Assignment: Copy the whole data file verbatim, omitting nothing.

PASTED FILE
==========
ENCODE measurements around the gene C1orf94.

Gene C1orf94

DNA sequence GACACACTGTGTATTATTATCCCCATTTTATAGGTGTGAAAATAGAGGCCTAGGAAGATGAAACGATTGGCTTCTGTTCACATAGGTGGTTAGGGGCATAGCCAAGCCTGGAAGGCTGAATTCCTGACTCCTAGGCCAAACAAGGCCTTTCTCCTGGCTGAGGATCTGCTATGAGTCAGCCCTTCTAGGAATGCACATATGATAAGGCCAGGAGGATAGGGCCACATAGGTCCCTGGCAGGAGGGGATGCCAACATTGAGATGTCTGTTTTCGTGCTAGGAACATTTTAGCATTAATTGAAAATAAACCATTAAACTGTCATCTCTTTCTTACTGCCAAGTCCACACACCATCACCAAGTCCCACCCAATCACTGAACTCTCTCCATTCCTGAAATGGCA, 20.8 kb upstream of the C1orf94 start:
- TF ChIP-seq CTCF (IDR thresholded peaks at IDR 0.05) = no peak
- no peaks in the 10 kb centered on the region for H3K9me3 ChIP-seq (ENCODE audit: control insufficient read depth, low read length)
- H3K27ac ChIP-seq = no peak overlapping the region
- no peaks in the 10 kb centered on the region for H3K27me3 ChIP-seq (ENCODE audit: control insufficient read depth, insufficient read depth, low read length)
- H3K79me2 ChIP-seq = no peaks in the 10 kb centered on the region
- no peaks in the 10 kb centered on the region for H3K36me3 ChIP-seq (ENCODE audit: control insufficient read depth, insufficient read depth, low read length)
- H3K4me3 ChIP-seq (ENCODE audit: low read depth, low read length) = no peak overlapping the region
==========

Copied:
ENCODE measurements around the gene C1orf94.

Gene C1orf94

DNA sequence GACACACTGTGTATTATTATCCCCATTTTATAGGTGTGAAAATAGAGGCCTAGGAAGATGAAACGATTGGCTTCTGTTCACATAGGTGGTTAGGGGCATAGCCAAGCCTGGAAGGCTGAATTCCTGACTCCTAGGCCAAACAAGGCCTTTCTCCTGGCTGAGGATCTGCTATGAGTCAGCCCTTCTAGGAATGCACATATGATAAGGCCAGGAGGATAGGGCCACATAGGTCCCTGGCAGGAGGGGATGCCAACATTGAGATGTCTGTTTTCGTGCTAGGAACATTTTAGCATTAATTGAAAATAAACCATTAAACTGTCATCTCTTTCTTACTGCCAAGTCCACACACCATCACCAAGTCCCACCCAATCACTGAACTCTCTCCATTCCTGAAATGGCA, 20.8 kb upstream of the C1orf94 start:
- TF ChIP-seq CTCF (IDR thresholded peaks at IDR 0.05) = no peak
- no peaks in the 10 kb centered on the region for H3K9me3 ChIP-seq (ENCODE audit: control insufficient read depth, low read length)
- H3K27ac ChIP-seq = no peak overlapping the region
- no peaks in the 10 kb centered on the region for H3K27me3 ChIP-seq (ENCODE audit: control insufficient read depth, insufficient read depth, low read length)
- H3K79me2 ChIP-seq = no peaks in the 10 kb centered on the region
- no peaks in the 10 kb centered on the region for H3K36me3 ChIP-seq (ENCODE audit: control insufficient read depth, insufficient read depth, low read length)
- H3K4me3 ChIP-seq (ENCODE audit: low read depth, low read length) = no peak overlapping the region